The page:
Yet there are some hopeful signs. This week, Germany announced that it was sending 650 troops to beef up the UN operation, a welcome move that will take some of the pressure off the French. And Malians are tired of the conflict. Villagers have started calling government forces after they are robbed by bandits, and helping soldiers find the aggressors. In Kidal, a northern desert region once thought lost, former rebels now run police operations against new violent actors. In Mopti, Malian forces are tracking down the MLF themselves. And development will continue; neither America nor Britain has any intention of cutting back aid in the wake of the attack. “We should honour them by continuing,” said Gary Juste, the mission director for USAID.
The Bamako attack struck at one of the most trusted hotels in the capital, requiring an international response and revealing the fragility of government systems. But it also showed emerging strengths and a willingness to collaborate among the Malian authorities. More help, and a willingness to accept it, will be needed in the years ahead.
On a plain dotted with rotund baobab tree trunks Senegal is planning its future.
The government of the West African nation is laying the groundwork for a new city near the town of Diamniadio that’s meant to ease congestion in the seaside capital, Dakar, home to almost a quarter of the country’s 14 million people. With plans for a new airport nearby, a university, state ministries and a 50-hectare (123-acre) industrial park funded by China, it’s the most ambitious infrastructure project yet of President Macky Sall, who’s pledged to double growth by 2020.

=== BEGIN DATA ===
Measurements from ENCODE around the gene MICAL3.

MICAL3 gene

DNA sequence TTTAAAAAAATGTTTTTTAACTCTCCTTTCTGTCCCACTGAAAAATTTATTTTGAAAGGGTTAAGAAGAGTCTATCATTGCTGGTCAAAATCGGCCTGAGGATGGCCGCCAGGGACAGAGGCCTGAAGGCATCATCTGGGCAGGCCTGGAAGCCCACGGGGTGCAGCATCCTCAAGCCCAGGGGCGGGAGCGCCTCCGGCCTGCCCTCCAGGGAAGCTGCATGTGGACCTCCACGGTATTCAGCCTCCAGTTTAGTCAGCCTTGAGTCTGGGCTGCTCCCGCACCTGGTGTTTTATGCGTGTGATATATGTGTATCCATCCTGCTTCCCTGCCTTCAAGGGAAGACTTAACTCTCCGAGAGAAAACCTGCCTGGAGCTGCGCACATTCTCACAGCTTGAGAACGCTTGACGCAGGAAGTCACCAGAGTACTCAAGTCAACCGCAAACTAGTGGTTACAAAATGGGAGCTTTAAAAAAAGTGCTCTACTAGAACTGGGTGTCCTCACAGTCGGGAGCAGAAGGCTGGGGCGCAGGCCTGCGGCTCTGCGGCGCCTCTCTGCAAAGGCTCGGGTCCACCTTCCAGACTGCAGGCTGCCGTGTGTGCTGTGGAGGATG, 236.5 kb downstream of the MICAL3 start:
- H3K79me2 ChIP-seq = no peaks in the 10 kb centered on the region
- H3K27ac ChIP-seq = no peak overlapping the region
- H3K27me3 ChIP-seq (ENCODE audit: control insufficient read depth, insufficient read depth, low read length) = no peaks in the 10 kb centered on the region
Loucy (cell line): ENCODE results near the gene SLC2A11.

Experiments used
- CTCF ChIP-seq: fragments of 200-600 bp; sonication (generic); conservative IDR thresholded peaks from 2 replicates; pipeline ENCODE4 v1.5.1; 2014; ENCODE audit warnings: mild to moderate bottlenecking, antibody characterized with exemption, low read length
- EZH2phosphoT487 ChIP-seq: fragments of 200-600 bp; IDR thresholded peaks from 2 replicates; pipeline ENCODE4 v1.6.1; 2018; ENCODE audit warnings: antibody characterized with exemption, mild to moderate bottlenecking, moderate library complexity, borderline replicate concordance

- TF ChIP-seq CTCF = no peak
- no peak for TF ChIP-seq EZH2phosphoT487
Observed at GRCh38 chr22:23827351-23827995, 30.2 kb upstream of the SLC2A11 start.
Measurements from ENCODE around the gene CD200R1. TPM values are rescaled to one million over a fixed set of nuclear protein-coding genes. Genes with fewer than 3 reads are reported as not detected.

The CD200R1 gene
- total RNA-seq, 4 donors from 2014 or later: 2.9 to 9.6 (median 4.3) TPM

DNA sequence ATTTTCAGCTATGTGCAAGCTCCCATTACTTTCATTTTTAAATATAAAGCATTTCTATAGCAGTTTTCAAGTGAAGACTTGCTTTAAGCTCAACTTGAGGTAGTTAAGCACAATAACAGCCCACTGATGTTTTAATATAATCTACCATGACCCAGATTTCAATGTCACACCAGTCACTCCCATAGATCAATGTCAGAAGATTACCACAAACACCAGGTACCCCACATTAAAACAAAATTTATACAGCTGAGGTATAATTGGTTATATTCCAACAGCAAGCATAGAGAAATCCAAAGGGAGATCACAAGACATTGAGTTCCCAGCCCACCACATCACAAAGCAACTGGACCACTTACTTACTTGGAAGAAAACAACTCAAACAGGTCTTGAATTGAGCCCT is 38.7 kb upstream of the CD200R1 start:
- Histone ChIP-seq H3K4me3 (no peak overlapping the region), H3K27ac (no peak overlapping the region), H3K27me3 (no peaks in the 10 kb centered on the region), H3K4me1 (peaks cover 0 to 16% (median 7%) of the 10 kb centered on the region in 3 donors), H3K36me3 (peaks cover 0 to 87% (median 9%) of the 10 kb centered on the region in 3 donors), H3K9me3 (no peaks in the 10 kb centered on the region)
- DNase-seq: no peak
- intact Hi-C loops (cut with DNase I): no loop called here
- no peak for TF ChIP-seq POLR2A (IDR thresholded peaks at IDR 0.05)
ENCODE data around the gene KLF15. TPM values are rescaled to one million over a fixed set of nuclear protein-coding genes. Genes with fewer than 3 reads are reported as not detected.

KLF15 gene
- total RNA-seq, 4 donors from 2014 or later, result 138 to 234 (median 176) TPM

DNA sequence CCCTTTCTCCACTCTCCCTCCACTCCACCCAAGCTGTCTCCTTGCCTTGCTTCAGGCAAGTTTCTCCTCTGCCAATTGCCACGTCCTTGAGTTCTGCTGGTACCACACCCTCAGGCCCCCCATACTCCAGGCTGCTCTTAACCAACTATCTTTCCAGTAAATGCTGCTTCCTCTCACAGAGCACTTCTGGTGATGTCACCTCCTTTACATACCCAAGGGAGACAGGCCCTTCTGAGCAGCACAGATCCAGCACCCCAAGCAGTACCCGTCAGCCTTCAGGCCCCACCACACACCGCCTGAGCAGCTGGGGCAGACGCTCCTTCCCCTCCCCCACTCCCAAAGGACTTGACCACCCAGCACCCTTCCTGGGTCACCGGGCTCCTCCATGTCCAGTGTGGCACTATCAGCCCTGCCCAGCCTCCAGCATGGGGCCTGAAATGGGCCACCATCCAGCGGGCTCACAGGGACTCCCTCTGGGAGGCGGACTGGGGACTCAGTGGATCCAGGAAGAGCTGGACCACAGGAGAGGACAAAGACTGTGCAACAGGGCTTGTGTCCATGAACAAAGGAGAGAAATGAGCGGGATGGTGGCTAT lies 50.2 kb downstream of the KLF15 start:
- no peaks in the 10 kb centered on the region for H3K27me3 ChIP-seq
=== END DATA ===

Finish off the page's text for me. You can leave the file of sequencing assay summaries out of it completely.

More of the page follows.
Sall, in office since 2012, uses the slogan "Emerging Senegal" to define his policy of attracting foreign investment to reduce the country’s dependence on fishing, agriculture and tourism and make Senegal a hub for French-speaking West Africa. Cairn Energy Plc has found an oil reserve off Senegal’s coast that may produce as much as 100,000 barrels a day when it’s fully developed.
“It’s the first time we are developing a project of this size,” Ousmane Kasse, who heads the state agency in charge of the Diamniadio project, said in an interview. "We’re preparing the site, and making land available to investors who wish to come here.”
Diamniadio, a town of about 30,000 people, is expected to expand tenfold by 2018. The idea is to ease the urbanization pressure on Dakar, which was designed by the French colonial administration on a peninsula. Its narrow streets in the center haven’t changed since the 1960s and can’t cope with the amount of daily traffic, Ale Badara Sy, an urban planner, said in a phone interview.
China’s CGC Overseas Construction Group is building the industrial park, and Chinese companies may set up operations in the area, Xia Huang, the Chinese ambassador in Senegal, said in an interview. Senegal has strong economic ties with China, with trade reaching $633 million in 2013, U.K.-based risk advisory group Maplecroft said in a report last week.
With the nation’s economy forecast by the International Monetary Fund to expand at least 5 percent this year, up from 4.5 percent last year, the pressure on Dakar is only expected to intensify.
“There’s no space to build new schools or other public buildings,” Sy said. “More and more companies want to leave the center and move to residential neighborhoods.”